by M.C. – photo: dakar.com | The Dakar Rally is always full of surprises. This unpredictability, together with its breath-taking scenery, is what makes it such an appealing competition with a loyal and passionate following. The past, 2017 edition which took place between 2nd and 14th of January was no exception. Most remarkable was the decision to shorten three of the stages as well as cancelling another two (the sixth and ninth) due to adverse weather conditions.
There were 316 drivers initially signed up for the race but, as expected, last Dakar also left a few casualties along the way. Nasser Al-Attiyah, Toby Price (in motorbikes) and Carlos Sainz among others, all had to abandon the race prematurely. There were also some accidents and various other incidents such as Stephane Peterhansel’s crash with bike rider Simon Marcic which gave the latter a fractured leg.
‘Monsieur Dakar’ continues to make history
The competition had of course its winners and losers for each of the categories. In cars, the French man Stephane Peterhansel or as he has come to be known ‘Monsieur Dakar’, managed to keep up to his legend achieving his seventh title in the category (his thirteenth if we count the other six motor bike titles under his belt), and the last two with Peugeot. His fellow countrymen and team-mates, Sebastien Loeb and Cyril Despres were with him on the podium.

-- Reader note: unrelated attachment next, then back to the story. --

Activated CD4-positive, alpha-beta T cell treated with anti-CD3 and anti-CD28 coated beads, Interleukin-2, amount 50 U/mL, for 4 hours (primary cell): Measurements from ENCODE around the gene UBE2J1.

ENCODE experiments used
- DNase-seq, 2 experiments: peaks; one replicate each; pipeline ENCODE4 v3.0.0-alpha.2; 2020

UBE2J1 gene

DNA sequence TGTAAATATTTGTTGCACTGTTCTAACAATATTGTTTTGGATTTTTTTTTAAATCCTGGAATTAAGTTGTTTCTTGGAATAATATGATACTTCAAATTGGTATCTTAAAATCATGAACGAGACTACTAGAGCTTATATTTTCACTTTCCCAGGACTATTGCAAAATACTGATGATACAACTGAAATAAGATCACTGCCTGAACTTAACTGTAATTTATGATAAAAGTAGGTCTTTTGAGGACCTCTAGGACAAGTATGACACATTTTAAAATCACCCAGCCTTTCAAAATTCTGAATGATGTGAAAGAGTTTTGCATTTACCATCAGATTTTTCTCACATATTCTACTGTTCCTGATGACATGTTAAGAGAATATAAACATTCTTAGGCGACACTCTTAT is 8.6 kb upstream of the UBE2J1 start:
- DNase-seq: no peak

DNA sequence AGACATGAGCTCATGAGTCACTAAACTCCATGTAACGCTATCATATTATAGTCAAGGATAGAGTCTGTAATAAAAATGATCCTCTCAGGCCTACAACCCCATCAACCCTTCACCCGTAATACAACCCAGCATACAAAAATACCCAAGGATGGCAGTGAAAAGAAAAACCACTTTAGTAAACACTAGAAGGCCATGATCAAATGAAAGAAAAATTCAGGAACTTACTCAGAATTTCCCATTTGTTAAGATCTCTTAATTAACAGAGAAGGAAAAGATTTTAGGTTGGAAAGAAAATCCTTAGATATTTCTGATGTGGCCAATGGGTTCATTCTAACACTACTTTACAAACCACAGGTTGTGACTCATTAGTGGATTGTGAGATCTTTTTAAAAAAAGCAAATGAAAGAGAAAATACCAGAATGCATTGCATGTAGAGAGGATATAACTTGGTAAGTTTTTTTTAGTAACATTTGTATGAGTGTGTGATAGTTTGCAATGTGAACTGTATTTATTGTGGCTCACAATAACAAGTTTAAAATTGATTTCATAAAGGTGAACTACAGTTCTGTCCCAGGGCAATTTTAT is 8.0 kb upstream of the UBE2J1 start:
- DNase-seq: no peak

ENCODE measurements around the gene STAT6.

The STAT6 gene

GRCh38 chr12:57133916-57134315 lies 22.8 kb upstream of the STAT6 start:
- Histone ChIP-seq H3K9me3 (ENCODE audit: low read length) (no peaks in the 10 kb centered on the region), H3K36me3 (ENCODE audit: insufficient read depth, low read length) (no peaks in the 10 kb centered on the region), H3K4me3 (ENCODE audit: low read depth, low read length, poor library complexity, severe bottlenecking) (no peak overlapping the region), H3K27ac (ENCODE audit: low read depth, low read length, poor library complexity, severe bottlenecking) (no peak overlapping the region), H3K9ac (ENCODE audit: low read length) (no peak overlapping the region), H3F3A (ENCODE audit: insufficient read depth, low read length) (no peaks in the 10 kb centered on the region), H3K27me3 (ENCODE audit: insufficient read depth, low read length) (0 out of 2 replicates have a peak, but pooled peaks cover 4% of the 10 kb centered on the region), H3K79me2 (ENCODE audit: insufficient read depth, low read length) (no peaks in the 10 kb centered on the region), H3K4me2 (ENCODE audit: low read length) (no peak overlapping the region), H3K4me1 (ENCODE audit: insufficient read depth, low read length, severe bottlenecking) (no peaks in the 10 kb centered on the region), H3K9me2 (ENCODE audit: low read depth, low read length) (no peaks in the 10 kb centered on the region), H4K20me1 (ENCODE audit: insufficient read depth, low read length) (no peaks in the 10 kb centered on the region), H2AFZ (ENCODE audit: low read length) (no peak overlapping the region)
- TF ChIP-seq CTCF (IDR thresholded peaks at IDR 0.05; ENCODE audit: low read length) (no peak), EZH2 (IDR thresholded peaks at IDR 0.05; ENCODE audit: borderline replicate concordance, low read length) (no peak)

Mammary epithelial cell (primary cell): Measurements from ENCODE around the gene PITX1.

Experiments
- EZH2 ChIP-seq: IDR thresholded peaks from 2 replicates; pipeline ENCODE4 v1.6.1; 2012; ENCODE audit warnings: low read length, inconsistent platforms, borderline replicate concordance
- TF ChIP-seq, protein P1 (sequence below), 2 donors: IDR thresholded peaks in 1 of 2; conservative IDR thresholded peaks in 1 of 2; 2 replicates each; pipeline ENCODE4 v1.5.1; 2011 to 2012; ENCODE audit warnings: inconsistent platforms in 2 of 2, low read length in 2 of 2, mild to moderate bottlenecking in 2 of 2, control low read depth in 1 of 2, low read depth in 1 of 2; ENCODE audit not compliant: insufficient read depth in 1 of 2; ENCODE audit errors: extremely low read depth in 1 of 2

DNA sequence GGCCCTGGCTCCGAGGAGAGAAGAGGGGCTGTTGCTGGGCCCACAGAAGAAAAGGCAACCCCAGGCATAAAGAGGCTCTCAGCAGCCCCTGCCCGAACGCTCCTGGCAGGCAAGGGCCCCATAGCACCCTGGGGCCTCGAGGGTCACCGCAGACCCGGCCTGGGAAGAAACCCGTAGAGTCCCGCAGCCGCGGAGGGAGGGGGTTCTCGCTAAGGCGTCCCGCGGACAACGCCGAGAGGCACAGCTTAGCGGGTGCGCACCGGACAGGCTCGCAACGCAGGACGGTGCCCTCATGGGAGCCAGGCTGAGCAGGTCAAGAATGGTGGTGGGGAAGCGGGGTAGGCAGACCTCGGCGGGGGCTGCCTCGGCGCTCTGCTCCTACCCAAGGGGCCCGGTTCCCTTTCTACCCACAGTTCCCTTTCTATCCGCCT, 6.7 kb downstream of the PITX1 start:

In bikes, the British KTM rider Sam Sunderland go this first global victory and made history at the same time for being the first English winner of the most famous rally in the world. The Austrian Matthias Walkner and the Spaniard Gerard Farres, both of them with KTM, made up the top of the classification. Russia took the top prizes for quad and truck with Sergei Kariakin and Eduard Nikolaev at the wheel respectively.